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I’ve been a Quaker for eight years. And no, I’m not a super senior.

A graduate of a high school that also goes by the Fighting Quakers, I’ve called myself one for nearly a decade.

With my graduation from Penn now rapidly approaching, you can imagine the identity crisis I’m facing.

Over the years I’ve never been much of an athlete, but what I’ve lacked in ability I think I’ve made up for in spirit.

Simply put, I love being a fan.

With several of my close friends being members of Penn’s athletic teams, I’ve had a natural interest in the happenings of Penn athletics over the past four years.

This, coupled with my love of writing, is what led me to seek out a position as a sports reporter.

Writing for sports hasn’t always been easy. I’ve had to juggle team schedules with my own, balance my friendships with accurate reporting, and I’ve also received a fair share of criticism. But in spite of these challenges, I wouldn’t change a thing.

I’ve been on the water with the men’s heavyweight rowing team, live-blogged events at the Penn Relays, brushed elbows with a few Olympians and even had a story picked up by The Huffington Post.

But most importantly, I’ve been able to gain a new admiration for the time and effort my friends and fellow classmates have put in as student-athletes.

Many of them could have chosen to go to schools where they would have received scholarships for playing their respective sport, but instead they came to Penn.

I’m sorry to say they haven’t always gotten the appreciation I believe they deserve.

It’s easy for those of us who don’t play a sport to sit back and criticize our school’s athletes when they don’t perform well. But put yourself in their shoes and try to juggle Ivy League academics with a demanding practice and game schedule.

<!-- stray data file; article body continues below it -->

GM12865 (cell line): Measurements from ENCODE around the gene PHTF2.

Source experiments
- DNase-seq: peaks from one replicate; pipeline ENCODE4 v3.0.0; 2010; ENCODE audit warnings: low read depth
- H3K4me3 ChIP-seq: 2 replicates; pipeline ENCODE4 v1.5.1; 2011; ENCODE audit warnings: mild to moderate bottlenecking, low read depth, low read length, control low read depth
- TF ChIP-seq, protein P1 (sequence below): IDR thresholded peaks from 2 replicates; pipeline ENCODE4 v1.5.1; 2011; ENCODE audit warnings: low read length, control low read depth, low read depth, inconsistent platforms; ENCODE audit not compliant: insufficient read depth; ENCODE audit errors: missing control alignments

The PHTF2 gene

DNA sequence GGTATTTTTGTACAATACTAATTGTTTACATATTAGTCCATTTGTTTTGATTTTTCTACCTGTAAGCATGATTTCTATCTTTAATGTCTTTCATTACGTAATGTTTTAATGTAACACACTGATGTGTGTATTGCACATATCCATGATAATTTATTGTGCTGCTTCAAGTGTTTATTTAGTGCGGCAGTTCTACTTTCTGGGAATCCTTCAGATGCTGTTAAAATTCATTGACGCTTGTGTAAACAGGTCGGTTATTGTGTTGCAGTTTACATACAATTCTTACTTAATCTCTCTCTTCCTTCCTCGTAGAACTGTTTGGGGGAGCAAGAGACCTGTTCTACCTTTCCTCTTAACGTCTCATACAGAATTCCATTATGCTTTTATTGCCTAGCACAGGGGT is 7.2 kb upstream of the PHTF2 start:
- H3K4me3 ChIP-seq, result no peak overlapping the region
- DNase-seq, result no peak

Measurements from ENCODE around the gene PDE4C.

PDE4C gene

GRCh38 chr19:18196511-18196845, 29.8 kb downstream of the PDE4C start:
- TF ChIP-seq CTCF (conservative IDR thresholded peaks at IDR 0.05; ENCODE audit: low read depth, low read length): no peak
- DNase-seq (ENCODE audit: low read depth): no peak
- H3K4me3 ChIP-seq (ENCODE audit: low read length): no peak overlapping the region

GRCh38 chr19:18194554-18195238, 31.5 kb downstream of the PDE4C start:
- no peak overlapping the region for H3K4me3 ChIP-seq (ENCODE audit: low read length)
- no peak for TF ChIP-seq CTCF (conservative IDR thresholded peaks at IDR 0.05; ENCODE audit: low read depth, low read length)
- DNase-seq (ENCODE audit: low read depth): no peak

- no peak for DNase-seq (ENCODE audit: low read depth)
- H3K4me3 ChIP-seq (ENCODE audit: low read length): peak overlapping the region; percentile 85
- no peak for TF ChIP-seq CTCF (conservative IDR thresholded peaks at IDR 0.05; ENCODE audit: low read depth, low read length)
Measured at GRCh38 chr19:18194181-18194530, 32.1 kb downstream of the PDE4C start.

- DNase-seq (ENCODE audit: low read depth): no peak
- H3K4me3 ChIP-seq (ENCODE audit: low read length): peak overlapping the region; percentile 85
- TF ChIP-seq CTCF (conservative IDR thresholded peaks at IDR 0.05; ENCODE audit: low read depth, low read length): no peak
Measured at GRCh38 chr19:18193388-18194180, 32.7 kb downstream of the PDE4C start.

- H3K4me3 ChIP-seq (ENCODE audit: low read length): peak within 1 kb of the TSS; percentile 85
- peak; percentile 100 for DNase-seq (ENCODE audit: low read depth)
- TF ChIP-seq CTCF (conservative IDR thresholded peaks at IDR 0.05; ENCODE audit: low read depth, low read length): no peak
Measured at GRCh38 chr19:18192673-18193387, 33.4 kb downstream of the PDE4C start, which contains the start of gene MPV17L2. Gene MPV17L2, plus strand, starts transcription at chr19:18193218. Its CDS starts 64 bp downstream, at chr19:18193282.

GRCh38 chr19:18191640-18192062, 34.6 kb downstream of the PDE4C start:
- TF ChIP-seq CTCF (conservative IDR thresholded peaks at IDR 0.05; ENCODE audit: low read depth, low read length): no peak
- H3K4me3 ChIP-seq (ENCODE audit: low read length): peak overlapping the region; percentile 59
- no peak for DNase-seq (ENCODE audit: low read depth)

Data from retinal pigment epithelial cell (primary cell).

I admit my friends’ past displeasure with their media coverage was an added impetus for me to join the DP staff.

Now don’t get me wrong, I don’t think our teams should go completely without judgment. But during my time covering rowing, swimming, and track and field, I’ve tried to report as accurately and fairly as possible, while also taking into consideration the nature of the respective team.

Based off the responses I’ve gotten from readers, athletes, and coaches alike, I’ve think I’ve done a pretty good job.

Now we all know attendance at athletic events and overall school spirit has been dwindling in the past few years, especially when it comes to men’s hoops. Much has been discussed about what can be done to bring back the level of excitement last seen during my freshman year.

While I’ve got plenty of ideas, I’ll be an alumnus come May 17. But that doesn’t mean my support for athletics will end there.

While the future of the fan base lies mainly in future generations of the Red and Blue, I believe its success will also rely on the continued interest of alumni like me who will return to campus to cheer for their alma mater and inspire current students to do the same.

Because really, we will always be Quakers.

KATIE SIEGMANN is a 2010 College graduate. She can be contacted at

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